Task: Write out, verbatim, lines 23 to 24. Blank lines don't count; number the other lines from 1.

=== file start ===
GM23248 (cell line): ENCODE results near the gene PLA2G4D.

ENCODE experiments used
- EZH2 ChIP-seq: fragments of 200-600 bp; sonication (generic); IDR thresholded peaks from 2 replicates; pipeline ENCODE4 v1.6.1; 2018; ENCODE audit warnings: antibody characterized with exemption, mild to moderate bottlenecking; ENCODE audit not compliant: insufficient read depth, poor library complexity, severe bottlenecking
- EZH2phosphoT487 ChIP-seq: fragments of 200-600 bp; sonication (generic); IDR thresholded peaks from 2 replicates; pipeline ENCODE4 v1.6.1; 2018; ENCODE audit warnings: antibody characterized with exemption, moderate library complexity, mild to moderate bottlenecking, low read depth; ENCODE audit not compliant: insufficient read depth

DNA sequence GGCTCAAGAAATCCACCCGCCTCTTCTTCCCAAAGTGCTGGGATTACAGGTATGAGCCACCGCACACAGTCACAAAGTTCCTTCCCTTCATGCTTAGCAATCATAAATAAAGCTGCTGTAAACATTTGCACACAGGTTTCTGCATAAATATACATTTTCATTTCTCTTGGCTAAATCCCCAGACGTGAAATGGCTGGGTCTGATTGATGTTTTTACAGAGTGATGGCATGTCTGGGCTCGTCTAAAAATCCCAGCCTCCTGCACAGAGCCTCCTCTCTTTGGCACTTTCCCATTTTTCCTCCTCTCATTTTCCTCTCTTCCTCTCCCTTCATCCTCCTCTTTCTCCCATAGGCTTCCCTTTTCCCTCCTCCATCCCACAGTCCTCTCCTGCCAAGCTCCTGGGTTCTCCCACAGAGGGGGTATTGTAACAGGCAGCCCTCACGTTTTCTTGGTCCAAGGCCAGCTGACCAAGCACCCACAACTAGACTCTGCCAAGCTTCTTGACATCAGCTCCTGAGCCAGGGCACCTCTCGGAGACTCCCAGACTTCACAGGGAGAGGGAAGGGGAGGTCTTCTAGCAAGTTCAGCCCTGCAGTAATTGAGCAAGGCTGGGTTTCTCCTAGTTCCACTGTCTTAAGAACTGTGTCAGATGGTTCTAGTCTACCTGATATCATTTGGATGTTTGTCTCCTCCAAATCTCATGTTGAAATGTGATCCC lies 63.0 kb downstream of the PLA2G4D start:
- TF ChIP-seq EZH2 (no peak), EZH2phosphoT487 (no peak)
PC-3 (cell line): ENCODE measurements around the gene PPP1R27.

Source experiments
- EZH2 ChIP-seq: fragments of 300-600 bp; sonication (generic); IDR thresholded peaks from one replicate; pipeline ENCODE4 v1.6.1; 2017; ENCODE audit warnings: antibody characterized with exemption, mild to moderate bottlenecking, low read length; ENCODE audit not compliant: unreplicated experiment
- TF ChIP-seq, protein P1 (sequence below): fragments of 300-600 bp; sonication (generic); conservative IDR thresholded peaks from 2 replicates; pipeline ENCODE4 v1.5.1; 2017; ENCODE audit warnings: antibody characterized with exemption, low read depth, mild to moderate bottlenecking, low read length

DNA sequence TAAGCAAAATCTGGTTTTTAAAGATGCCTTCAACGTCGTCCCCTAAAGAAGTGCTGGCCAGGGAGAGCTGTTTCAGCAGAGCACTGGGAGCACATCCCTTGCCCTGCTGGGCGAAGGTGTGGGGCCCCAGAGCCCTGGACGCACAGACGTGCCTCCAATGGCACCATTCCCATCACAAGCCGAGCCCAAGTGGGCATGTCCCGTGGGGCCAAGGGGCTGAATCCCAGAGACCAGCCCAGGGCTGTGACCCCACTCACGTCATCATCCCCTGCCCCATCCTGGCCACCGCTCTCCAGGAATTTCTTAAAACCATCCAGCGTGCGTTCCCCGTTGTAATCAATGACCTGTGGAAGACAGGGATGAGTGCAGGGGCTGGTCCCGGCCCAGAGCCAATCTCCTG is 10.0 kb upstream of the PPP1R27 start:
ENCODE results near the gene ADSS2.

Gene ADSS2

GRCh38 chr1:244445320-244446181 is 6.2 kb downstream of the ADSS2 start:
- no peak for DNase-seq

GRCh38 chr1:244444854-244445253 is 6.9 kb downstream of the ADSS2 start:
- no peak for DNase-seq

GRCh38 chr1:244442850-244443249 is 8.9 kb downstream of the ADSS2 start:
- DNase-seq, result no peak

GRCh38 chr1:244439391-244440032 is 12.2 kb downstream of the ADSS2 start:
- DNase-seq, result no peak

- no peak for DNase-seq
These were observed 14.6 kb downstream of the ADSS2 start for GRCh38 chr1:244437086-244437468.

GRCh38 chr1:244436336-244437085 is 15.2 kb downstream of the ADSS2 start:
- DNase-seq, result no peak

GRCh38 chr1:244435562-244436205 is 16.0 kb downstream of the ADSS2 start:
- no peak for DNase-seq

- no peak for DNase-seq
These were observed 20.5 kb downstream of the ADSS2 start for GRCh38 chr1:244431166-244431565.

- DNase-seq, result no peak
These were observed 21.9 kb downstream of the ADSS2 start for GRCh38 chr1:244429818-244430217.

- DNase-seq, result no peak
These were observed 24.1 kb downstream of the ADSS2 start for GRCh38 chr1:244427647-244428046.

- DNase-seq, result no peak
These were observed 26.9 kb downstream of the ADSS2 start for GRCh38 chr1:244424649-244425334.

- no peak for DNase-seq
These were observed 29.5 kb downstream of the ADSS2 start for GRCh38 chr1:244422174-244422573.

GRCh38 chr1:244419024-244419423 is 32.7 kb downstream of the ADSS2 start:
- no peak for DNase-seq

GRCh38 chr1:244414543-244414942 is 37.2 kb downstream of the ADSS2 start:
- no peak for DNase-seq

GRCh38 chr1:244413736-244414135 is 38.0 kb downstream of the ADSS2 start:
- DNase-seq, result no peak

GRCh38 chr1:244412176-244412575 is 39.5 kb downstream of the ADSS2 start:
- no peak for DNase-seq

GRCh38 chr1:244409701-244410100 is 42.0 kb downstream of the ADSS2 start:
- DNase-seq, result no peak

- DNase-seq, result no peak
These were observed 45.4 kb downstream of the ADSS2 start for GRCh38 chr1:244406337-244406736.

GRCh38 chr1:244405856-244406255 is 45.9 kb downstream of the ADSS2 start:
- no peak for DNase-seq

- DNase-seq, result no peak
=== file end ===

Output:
These were observed 14.6 kb downstream of the ADSS2 start for GRCh38 chr1:244437086-244437468.

GRCh38 chr1:244436336-244437085 is 15.2 kb downstream of the ADSS2 start: